With the equity model, investors truly are investors, and receive some sort of interest in the company, and receive an on-going benefit. However, in Canada the ability to raise funds for your business with the help of crowdfunding is limited by the fact that you would have to meet requirements in 13 different provinces and territories. Unlike the U.S., one rules change doesn’t solve the issue. There would have to rules changes with each of the Canadian securities regulators. And, if one province/territory changed the rules, the funding could only be raised in that region; no nationwide push for funding.
So, while crowdfunding might help your business, it might take a while for it to really catch on Canada — especially if you want to pursue the equity model.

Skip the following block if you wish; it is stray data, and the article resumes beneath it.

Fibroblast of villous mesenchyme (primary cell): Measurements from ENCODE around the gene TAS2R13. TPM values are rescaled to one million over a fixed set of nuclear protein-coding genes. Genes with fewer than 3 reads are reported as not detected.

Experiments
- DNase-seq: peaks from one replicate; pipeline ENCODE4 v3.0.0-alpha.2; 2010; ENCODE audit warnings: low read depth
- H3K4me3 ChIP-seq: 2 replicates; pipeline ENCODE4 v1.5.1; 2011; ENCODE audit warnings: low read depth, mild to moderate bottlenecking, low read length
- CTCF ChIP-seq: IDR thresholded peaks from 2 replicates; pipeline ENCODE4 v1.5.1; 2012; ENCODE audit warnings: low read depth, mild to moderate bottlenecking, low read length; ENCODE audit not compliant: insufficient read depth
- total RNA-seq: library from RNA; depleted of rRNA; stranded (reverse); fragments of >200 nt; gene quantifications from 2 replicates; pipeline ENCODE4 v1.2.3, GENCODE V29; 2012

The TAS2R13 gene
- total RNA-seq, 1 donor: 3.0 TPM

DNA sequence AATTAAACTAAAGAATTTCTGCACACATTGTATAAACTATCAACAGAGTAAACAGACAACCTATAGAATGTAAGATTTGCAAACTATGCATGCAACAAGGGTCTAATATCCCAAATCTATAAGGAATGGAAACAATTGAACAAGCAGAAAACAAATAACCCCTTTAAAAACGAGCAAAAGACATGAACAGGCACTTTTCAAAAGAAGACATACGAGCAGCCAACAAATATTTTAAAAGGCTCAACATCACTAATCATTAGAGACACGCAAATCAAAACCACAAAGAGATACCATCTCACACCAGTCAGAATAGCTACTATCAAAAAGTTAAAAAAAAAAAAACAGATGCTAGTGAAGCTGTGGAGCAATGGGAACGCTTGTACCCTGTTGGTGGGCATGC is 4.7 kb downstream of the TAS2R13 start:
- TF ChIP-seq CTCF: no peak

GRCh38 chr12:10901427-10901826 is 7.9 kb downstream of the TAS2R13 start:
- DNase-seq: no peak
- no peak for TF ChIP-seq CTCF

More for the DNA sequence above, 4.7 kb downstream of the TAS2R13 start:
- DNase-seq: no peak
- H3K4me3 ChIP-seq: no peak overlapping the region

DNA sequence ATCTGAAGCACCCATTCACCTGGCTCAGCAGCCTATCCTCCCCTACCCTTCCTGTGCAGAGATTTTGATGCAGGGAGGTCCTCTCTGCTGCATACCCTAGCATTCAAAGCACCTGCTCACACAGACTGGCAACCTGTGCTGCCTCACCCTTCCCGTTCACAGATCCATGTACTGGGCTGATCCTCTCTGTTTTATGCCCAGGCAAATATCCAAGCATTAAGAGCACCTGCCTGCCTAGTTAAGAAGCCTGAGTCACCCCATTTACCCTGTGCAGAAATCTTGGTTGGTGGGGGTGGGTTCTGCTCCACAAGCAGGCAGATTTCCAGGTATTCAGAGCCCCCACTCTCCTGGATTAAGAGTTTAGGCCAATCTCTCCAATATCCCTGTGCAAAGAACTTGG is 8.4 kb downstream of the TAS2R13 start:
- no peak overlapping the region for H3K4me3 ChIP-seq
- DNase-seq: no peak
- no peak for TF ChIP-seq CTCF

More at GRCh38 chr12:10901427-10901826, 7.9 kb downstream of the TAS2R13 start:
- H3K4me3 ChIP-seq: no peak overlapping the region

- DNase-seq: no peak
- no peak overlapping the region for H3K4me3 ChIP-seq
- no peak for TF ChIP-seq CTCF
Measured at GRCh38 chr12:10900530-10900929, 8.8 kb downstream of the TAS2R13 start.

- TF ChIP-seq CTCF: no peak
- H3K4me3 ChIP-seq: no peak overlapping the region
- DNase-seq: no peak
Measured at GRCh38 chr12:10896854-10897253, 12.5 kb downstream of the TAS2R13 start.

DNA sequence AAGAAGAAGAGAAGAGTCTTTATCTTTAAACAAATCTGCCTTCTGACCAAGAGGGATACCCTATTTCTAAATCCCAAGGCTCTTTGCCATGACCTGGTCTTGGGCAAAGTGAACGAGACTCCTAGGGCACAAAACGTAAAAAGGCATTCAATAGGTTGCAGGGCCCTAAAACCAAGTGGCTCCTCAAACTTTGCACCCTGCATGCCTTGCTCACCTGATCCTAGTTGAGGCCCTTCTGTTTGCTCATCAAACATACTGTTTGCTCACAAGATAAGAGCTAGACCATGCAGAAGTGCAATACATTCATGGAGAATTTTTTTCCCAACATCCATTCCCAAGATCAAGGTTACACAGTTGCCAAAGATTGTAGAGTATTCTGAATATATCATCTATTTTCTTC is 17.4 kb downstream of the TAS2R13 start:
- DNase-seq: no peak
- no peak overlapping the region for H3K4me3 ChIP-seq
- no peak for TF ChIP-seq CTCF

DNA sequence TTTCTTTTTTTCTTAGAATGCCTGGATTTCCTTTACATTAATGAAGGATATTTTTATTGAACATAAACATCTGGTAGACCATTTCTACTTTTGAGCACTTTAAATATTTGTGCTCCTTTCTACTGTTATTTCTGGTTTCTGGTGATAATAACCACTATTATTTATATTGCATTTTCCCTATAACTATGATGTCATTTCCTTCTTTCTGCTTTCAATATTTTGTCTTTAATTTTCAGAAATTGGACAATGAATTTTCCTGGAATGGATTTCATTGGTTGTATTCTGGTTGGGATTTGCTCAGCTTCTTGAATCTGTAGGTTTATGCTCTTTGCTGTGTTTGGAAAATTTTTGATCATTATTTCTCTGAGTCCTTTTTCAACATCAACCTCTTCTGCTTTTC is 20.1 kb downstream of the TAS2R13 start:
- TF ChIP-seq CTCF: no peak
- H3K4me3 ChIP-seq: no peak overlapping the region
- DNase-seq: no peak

Posted From ; http://www.kisskissbankbank.com/en/pages/faq/basics
We've had one or two people ask us about crowdfunding. In a nutshell it's a simpler way to buy tickets or DVD's and support the festival!
You buy your ticket as normal but you are not charged unless we reach our target. Couldn't be easier.
You can also get as involved as much as you want. If you just love prog and want to see it survive then a £9.99 DVD is a simple but affordable way to help the festival. If you are passionate about prog, spend a little more and be a festival patron. Get your name in lights on the DVD cover and film credits. Crowdfunding is the future and you are not committing any funds unless the festival reaches it's target.
Crowdfunding is a method of funding that allows individuals to utilize their personal networks to raise capital and support their cause or business. Campaign organizers create an online profile to explain their fundraise goals and share their project with friends, family, social networks, etc.
Crowdfunding is a method of funding that allows individuals to utilize their personal networks to raise capital and support their cause or business.